Some medical treatments seem more disruptive to a normal life than others, and how one handles them reveals a lot about the person. Cancer patients may wear colorful scarves during treatment. Post eye surgery, a man may rock an eye-patch with a cover that match his ties. People adapt and learn how to take their difficulties in stride, always attempting to better themselves and look to the future.
One of these awkward and disruptive treatments is wearing an ostomy bag after surgery. Whether it's a temporary or permanent ostomy, people might think they can interfere with normal activities.
Here are 11 things patients, family, and friends should know about ostomy bags.
After you have recovered from your surgery, life will return mostly to normal. You'll be able to go to work, be with your family, eat and drink, and indulge in your favorite activities pretty much the same as before.
In fact, you may be able to enjoy things even more, since you will not have the pain and other discomforts you had before the surgery.
In general, you will not need to change your diet very much. Most foods do not pose complications for your ostomy and your bag. Obviously, if your physician advises against certain foods, you should follow his advice.
Some foods need to be limited, however, and many of them are high-fiber foods. Raw vegetables, fruit skins, corn (and popcorn), nuts and seeds are prominent on the list of foods to keep limited. Some foods are helpful, including yogurt, sticky white rice, and bananas.
While you don't need to get a t-shirt celebrating it, don't be shy about telling people you're close to or who might need to know. Family and friends need to know, especially to understand any dietary adjustments you might have. Employers and colleagues may also need to know because of the occasional urgent need to empty the bag.
If you are an active outdoorsy person, hiding your bag during the summer can become slightly more difficult, but not impossible. While it's possible to buy clothing made with ostomy bags in mind, many wear the ordinary wardrobe from before surgery.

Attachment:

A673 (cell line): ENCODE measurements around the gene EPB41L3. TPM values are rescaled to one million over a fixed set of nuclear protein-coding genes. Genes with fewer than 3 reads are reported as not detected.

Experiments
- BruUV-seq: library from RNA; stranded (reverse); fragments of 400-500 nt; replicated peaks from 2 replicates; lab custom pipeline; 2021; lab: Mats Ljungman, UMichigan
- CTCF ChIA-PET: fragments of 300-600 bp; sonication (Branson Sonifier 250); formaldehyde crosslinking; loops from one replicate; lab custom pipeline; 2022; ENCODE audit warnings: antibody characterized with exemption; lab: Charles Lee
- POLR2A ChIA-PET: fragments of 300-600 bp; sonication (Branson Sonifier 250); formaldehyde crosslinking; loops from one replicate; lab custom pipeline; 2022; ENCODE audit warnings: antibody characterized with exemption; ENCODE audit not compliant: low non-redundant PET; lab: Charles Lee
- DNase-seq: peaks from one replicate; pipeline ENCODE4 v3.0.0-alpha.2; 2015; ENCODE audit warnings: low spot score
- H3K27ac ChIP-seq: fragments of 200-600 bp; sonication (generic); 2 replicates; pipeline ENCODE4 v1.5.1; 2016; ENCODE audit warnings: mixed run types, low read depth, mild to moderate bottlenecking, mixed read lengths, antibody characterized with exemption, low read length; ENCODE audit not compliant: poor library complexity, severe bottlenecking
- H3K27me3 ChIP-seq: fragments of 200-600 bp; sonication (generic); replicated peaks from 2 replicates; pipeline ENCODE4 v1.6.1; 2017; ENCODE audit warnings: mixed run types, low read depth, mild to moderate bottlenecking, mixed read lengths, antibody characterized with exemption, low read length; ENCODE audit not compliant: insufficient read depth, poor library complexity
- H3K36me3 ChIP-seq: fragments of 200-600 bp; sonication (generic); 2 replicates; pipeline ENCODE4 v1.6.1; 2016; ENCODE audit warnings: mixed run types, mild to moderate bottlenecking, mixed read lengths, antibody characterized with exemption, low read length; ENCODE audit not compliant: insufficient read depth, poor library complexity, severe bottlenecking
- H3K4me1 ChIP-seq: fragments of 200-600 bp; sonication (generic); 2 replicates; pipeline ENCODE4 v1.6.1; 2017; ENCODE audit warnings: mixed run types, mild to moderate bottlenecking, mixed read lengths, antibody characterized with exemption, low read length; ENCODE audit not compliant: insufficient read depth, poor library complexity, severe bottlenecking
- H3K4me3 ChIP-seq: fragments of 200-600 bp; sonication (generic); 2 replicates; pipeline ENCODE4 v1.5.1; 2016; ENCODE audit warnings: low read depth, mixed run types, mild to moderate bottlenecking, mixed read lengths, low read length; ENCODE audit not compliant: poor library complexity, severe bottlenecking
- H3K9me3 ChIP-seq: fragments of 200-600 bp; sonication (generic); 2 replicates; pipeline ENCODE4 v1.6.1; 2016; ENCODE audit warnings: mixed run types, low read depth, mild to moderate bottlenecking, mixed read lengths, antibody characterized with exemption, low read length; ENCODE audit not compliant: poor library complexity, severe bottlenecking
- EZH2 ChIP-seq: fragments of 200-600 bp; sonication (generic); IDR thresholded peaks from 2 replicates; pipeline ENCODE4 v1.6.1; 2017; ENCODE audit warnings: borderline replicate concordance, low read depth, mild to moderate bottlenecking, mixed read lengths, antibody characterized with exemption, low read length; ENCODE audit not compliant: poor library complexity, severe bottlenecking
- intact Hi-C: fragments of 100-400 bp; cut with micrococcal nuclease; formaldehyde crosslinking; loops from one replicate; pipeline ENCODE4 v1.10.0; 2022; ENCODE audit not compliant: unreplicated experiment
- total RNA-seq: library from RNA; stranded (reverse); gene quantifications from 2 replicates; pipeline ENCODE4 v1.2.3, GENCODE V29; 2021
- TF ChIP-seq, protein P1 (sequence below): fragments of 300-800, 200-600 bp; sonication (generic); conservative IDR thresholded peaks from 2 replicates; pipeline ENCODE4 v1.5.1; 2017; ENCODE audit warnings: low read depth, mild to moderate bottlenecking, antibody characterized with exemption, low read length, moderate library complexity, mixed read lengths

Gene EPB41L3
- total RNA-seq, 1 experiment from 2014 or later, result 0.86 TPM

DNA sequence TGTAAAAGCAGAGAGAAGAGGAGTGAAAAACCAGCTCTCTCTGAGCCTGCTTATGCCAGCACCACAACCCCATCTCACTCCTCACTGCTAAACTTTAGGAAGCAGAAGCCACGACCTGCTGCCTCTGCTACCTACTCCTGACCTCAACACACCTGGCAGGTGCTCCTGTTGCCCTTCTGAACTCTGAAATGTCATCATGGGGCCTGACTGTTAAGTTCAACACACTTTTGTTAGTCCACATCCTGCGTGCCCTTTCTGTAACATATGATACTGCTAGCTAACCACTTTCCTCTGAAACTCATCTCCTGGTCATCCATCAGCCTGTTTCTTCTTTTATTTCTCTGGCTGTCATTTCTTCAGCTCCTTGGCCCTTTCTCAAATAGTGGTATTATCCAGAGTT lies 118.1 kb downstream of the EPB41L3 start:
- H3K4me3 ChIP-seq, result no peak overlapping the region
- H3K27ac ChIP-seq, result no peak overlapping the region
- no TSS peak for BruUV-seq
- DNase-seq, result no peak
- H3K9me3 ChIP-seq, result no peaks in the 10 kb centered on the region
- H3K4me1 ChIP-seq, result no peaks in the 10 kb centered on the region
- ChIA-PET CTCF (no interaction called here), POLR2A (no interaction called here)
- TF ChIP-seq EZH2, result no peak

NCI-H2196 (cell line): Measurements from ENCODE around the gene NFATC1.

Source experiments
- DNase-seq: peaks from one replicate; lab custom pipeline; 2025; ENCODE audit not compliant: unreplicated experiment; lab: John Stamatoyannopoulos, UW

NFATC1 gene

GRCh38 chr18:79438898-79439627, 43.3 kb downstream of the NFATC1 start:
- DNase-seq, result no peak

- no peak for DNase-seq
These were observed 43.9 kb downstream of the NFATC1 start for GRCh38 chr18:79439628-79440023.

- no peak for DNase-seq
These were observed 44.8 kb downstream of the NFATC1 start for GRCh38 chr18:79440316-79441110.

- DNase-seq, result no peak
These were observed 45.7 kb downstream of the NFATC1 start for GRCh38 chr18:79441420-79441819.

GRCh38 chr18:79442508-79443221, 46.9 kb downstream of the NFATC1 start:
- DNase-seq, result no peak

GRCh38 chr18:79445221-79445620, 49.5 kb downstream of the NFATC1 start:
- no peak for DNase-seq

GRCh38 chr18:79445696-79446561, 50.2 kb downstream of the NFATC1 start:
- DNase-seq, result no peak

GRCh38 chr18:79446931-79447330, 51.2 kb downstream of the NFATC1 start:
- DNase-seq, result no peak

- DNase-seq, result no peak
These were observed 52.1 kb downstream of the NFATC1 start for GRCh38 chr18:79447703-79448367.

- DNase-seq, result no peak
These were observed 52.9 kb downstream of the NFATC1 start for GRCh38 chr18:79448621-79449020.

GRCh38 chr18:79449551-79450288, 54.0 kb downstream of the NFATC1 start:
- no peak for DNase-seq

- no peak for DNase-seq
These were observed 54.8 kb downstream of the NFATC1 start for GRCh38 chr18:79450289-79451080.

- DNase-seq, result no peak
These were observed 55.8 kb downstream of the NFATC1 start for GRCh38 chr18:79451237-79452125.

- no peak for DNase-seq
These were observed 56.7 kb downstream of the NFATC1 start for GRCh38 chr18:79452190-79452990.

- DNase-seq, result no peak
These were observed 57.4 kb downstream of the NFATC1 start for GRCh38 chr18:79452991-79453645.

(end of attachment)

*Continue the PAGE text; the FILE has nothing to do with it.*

Maintaining a sense of humor is important when dealing with any issue, health or otherwise. Allowing your bag to be a source of humor will keep your spirits up. Endless options for bag covers are available in fun and elegant prints.
While many items of clothing adapted to carry or hide ostomy bags are available, most normal clothing will fit. Be careful of belts and tight clothing, especially if your ostomy is on your waist. Most people, however, will not need to complete a full overhaul of their wardrobes.
Ostomates can have fulfilling sex lives after surgery. The biggest challenge is getting through your concerns, and this process requires open communication.
If you plan to date after surgery, you will need to come up with a strategy to let potential partners know about your ostomy bag.
If you are a young ostomate, you may be concerned you will be unable to pursue your interests.
Don't worry. You can have a full career. You can even travel, work, and live abroad, even in developing countries. Making sure you know how to care for yourself is, of course, key.
You may keep the bag on, or take it off to make sure the stoma is clean. Soap and water will not pose a problem, although you will probably want to avoid scented soaps. Choose a time when bowel activity is low.
Expect to take 4-6 trips to the bathroom daily for bag-emptying. You may find it easier to use the handicapped stall in a public restroom because it gives you more space for navigating clothing and the bag. While there's no one way to empty the bag, most will find it easier to do so sitting down.
You should expect to change the ostomy supplies every 3-6 days, although brands may vary. The skin may be damaged either by too frequent or too seldom a change.
Most of the time, ostomates will have few problems with their ostomy. You should be aware, however, of some signs that there is a problem.
Severe cramps over several hours, bleeding at the stoma, skin irritation, watery discharge lasting more than five or six hours, and no output for a similar time (especially with cramps) are all signs you should contact an ostomy nurse or your doctor.